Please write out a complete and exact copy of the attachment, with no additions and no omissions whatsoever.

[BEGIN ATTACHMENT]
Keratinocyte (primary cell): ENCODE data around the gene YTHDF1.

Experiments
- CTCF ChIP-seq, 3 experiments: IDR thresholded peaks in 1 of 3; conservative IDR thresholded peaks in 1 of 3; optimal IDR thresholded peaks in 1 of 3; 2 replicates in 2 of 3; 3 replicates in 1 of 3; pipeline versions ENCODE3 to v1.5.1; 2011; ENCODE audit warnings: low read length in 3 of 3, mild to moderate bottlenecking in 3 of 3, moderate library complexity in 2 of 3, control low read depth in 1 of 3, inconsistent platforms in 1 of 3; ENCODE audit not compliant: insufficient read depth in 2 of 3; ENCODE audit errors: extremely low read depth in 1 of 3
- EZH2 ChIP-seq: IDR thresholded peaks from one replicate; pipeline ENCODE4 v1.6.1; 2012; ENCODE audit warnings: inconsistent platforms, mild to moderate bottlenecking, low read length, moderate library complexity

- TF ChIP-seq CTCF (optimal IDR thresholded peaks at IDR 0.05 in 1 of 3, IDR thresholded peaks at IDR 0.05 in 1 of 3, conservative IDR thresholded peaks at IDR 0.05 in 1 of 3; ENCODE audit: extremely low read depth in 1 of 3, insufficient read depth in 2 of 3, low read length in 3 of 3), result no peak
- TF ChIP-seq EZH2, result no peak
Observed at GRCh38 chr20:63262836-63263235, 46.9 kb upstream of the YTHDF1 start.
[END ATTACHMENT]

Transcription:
Keratinocyte (primary cell): ENCODE data around the gene YTHDF1.

Experiments
- CTCF ChIP-seq, 3 experiments: IDR thresholded peaks in 1 of 3; conservative IDR thresholded peaks in 1 of 3; optimal IDR thresholded peaks in 1 of 3; 2 replicates in 2 of 3; 3 replicates in 1 of 3; pipeline versions ENCODE3 to v1.5.1; 2011; ENCODE audit warnings: low read length in 3 of 3, mild to moderate bottlenecking in 3 of 3, moderate library complexity in 2 of 3, control low read depth in 1 of 3, inconsistent platforms in 1 of 3; ENCODE audit not compliant: insufficient read depth in 2 of 3; ENCODE audit errors: extremely low read depth in 1 of 3
- EZH2 ChIP-seq: IDR thresholded peaks from one replicate; pipeline ENCODE4 v1.6.1; 2012; ENCODE audit warnings: inconsistent platforms, mild to moderate bottlenecking, low read length, moderate library complexity

- TF ChIP-seq CTCF (optimal IDR thresholded peaks at IDR 0.05 in 1 of 3, IDR thresholded peaks at IDR 0.05 in 1 of 3, conservative IDR thresholded peaks at IDR 0.05 in 1 of 3; ENCODE audit: extremely low read depth in 1 of 3, insufficient read depth in 2 of 3, low read length in 3 of 3), result no peak
- TF ChIP-seq EZH2, result no peak
Observed at GRCh38 chr20:63262836-63263235, 46.9 kb upstream of the YTHDF1 start.